The house we want to buy seems to be massively over priced. The vendors bought it for £365k just 18 months ago and are now asking £450k. The only work they've done is a new boiler and decorate. We've done our research, looking at what houses in the same row have sold for and also working out local sale prices per square foot, and it seems that £380-390k is a more reasonable selling price. The vendors are moving to NZ in September.
So, how do we persuade them to accept an offer closer to the real value rather than the inflated figure the EA has given them... or is it a lost cause?
You can't persuade them of anything. You can make an offer and explain why you have pitched at that level but they can ignore your reasoning if they choose to. You are then free not to buy the house at the price they're asking and buy one of the ones at £380k instead.
There is nothing worse than the seller/landlord not living in the real world when you really want their property. Again - fact is you can't make them do anything The other fact is that if their house is ridiculously priced for the location/market then it won't sell... simples.
Whilst the internet sites give you a general idea, its no more useful than that. You don't know the circumstances surrounding the purchase at £365k (might have been on the verge of being repossessed so vendors were willing to accept a silly offer). Also how do you know exactly what work has been done to it? It might have had new windows or landscaping - something that would add value but unless you went inside the property 18 months ago, you wouldn't know. I agree with the other posters, you can only make the offer at a level you're comfortable with, explaining your reasons. If the vendors are holding out for a higher offer, you either have to walk away or hope that nearer their departure date, they'll drop the price.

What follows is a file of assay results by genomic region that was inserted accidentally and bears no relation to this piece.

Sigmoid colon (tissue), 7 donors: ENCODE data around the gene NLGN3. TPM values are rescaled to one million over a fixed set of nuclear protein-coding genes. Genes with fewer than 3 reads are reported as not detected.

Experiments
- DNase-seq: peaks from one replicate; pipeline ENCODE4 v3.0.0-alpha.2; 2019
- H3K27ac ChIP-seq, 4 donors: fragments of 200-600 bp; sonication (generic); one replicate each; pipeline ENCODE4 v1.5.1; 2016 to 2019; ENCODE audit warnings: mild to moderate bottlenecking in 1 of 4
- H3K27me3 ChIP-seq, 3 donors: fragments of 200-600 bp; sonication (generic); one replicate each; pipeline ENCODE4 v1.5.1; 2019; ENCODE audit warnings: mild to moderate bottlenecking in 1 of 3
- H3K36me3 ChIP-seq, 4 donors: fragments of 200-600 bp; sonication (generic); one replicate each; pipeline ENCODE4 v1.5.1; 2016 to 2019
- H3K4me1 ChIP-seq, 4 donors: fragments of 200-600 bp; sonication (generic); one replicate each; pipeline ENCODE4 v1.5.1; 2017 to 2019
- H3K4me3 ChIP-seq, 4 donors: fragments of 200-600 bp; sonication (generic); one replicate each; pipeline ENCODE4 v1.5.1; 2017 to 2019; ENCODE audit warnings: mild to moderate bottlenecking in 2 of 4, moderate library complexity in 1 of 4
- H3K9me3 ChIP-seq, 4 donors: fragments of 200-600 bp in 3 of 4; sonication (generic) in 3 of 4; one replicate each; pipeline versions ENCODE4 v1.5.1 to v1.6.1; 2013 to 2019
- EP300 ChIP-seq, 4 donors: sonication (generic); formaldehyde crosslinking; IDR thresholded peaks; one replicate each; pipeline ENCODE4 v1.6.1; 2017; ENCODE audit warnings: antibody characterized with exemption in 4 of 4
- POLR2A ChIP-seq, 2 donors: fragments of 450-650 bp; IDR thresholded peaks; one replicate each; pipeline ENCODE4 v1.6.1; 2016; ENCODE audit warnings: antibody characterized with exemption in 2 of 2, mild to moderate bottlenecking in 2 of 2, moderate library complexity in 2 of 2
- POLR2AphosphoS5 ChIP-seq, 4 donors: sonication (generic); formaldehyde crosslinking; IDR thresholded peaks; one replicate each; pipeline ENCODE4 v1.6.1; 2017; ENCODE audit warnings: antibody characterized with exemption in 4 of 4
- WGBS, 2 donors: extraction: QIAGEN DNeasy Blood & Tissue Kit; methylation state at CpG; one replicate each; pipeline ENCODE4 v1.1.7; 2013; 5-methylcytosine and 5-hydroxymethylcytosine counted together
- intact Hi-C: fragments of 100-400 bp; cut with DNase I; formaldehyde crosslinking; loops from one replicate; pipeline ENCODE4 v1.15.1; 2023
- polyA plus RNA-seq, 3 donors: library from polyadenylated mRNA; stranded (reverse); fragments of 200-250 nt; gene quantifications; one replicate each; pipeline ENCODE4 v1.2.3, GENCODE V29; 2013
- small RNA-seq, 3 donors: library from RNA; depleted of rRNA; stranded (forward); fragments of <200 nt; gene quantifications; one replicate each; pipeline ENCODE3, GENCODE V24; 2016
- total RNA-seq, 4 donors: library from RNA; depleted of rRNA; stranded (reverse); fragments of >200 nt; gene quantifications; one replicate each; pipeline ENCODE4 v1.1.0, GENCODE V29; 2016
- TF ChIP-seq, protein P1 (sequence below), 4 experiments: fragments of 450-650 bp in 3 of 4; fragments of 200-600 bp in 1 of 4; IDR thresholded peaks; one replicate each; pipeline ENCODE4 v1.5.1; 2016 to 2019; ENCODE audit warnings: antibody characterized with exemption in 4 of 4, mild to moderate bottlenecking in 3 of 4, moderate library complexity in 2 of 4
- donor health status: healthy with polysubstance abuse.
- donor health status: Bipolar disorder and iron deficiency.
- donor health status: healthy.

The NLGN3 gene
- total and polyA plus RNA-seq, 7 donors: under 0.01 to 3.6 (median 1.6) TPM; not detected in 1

you offer on your figure, if you want the property. Tell the agent your reasoning.
the vendor will refuse. Tell them that the offer remains on the table if they want to come back to you later, and if you haven't found a house by then.
you can do no more. Someone may pay the full price, who knows?
We do know what has been done to it as the vendor told us today. It's had a new boiler and been redecorated - as I said in my original post. We have the photos that were used to sell it 18 months ago (Rightmove holds onto information for a long time) and they confirm that little has been changed. We also have the prices that houses in the same row, that are almost identical, have sold for.
I guess we just have to make it clear that our offer is based on good, publicly available evidence and see what they say.
We made a lower offer on a house (dependent on house prices in area and significant work needed on it) and it was refused, even though the house had been on sale for over a year. We know of an other offer made soon after of 10k more which was also refused. The sellers are idiots and the house is still on the market. There's no getting through to some people. More fool them and well done you for sticking to your guns and not overpaying on a house. If you can send them links of local houses in a similar condition and spec and compare prices they may see the reality of their place in the market?
This happened to us. Vendors wouldn't budge from their asking price even though we only offered 5% below. We left the offer on the table and walked away rather disappointed but we couldn't afford more. It's now off the market but remains unsold (it's empty). However, planning permission has now been granted for development at the end of the road which will mean construction traffic for 2 years or more - lucky escape for us!
I'd just make the offer that you can afford, then be prepared to walk away. We were in a similarish position last year. Even the EA thought the property was over-priced and wouldn't sell, but the vendors couldn't be persuaded to drop the price. We made our final offer, and were prepared to walk away. It was soooo stressful. They took two weeks to think it over, then accepted our offer!
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